For example, German cable, an industry strewn with the corpses of investors who previously tried to improve competitiveness, has come of age and produced returns for PE sponsors. BC Partners and Apollo built a great business in Unitymedia, and were well down the road to an IPO when they opted instead to sell to Mr. Malone for 7.7x LQA EBITDA. The other German cable behemoth, Kabel Deutschland (KDG, an early 2006 secondary LBO by Providence Equity, which bought out partners Apax and Goldman Sachs) this year has successfully pushed out maturities on debt, defied market jitters by getting an IPO away, followed with a secondary private placement, and just this week, asked senior lenders to give the company greater flexibility in refinancing debt and paying dividends to shareholders. The last point is crucial - as the company approaches its target leverage levels, the sponsors want the flexibility to refinance more expensive junior tranches of debt and take cash out of the business in dividends, on the basis that the capital structure of the business will be self-sustaining. In summary, the PE sponsors have generated nearly EUR1.2bn in gross proceeds this year from sales of shares, and are now opening the door to a future dividend stream. I don't know what it's like to be a KDG customer or employee, but as an outside observer, this looks to me like pretty much the way LBOs are meant to work out. The sponsors have seen a partial exit, and minority shareholders are pretty well aligned with the sponsors' interests. The stock is up 50% since the March IPO (most of that since August), while Deutsche Telekom has managed only a 3.9% gain. I can think of far worse outcomes.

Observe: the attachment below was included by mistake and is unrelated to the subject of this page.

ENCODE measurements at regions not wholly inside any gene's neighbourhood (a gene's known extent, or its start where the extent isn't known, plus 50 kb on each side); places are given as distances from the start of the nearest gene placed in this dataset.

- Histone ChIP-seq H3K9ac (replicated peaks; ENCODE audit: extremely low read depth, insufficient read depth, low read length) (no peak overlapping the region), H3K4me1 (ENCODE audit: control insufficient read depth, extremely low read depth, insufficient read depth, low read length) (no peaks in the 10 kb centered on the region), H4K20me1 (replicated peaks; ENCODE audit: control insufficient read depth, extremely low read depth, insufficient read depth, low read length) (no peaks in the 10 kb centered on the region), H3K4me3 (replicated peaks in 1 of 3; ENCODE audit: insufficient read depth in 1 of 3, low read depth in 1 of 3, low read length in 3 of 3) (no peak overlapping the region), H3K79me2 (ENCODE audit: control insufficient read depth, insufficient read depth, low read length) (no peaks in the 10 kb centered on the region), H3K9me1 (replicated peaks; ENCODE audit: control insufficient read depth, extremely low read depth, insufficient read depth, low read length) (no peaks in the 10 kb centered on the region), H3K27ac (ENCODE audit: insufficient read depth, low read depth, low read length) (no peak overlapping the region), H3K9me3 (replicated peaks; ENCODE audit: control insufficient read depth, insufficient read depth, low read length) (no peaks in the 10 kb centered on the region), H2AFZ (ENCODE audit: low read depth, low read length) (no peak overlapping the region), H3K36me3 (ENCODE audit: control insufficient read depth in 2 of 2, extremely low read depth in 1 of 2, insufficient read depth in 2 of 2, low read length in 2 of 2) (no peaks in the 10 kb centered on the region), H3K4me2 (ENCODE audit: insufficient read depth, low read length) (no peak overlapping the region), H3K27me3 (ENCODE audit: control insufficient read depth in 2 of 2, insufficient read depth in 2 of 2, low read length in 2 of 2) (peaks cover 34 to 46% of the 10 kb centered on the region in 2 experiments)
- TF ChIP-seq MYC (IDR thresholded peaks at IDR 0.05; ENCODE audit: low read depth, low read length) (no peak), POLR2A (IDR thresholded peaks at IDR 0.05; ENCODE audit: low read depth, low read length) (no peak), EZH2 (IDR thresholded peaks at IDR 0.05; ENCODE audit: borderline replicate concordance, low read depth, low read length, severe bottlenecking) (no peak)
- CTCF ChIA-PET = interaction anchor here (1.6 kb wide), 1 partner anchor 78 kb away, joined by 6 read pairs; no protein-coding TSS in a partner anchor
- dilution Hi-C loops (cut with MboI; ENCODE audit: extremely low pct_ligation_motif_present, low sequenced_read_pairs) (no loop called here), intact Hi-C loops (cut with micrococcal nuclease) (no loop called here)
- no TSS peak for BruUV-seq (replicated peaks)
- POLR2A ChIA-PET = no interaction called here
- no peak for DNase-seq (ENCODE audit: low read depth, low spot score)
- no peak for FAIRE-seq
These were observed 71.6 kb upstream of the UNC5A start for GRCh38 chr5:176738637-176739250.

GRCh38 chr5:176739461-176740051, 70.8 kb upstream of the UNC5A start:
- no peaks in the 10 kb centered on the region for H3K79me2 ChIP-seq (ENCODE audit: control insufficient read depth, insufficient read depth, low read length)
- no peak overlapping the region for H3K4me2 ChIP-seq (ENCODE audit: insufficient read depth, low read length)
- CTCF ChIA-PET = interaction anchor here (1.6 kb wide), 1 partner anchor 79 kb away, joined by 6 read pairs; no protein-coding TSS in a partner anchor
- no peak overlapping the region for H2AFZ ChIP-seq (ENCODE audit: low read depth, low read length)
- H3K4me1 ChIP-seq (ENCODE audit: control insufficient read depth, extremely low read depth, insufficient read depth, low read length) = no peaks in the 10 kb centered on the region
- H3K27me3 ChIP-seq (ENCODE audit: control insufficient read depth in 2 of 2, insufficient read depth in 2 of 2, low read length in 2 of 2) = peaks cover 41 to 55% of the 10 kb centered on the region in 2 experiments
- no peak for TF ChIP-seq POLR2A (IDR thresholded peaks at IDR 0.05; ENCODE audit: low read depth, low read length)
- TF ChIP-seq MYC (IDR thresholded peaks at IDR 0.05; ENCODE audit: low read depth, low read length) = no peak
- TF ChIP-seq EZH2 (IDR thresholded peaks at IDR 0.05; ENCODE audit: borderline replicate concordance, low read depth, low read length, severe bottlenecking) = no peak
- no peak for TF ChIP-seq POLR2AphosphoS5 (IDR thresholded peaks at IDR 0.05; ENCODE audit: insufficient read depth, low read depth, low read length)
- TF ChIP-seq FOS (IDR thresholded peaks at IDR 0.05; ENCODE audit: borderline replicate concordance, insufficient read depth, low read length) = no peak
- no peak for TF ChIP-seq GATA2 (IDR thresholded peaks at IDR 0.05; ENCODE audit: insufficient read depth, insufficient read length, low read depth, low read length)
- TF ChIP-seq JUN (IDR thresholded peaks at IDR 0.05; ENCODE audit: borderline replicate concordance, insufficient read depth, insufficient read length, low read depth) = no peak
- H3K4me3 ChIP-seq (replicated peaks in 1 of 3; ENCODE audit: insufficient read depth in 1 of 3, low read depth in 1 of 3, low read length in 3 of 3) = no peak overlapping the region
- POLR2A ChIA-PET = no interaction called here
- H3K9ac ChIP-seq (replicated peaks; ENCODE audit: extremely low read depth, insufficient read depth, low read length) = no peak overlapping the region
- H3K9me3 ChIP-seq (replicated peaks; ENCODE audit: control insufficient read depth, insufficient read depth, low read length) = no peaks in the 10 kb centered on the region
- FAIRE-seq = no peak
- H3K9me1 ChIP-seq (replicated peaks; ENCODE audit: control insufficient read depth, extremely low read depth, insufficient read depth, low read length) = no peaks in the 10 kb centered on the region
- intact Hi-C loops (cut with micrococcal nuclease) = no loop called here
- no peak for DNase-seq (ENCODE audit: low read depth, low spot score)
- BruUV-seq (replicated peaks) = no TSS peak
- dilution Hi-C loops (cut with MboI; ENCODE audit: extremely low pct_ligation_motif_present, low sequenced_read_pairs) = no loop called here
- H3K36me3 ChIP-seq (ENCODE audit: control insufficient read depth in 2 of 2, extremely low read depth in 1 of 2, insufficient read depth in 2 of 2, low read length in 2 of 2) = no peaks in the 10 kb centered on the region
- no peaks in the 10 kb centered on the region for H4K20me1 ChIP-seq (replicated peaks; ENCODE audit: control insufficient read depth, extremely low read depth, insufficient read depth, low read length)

Or take Dutch cable company Ziggo, an early 2006 LBO by Warburg Pincus and Cinven, which many (yours included) dismissed at the time, given the 7.5x leverage the business was carrying. This year the company has joined the refinancing frenzy, placing EUR1.2bn in senior notes in April, at an 8.125% yield, and then returning in October for a EUR500m offering of senior secured notes, which was upsized to EUR750m due to demand, and priced at a cheeky 6.125% yield. Net leverage was down to 4.7x in the September quarter, so not entirely out of the woods yet, but very close to the level of debt UPC carries today as a matter of policy, with no adverse effects. The business itself continues to perform well, so presumably the next major milestone is an IPO, as the sponsors have now been in the asset for nearly five years.

Or how about TDC, still the largest incumbent telco to ever have been the subject of an LBO, and a flashpoint for criticism as well as various predictions of failure? I will hold up my hand and say that Denmark, one of the toughest markets in Europe, would not have been my first choice of target markets in 2005, and I was one of many who expected the company to have its lunch eaten by the rise of FTTH deployments by local utilities. Well, it's the job of the incumbent to play the long game, and TDC did this by allowing the challenger to fail, picking up assets in the process. The sponsors also commenced the dismantling of TDC's international mini-empire, which developed during the era when Ameritech controlled the company. Proceeds from this process are to be applied to further de-leveraging the company, which is apparently on the runway for IPO, and eventually a return to the ranks of investment-grade companies. I wish there were some Danish proverb I could quote about a vulture giving birth to a phoenix, but I don't expect it exists, and my Danish is very poor in any event.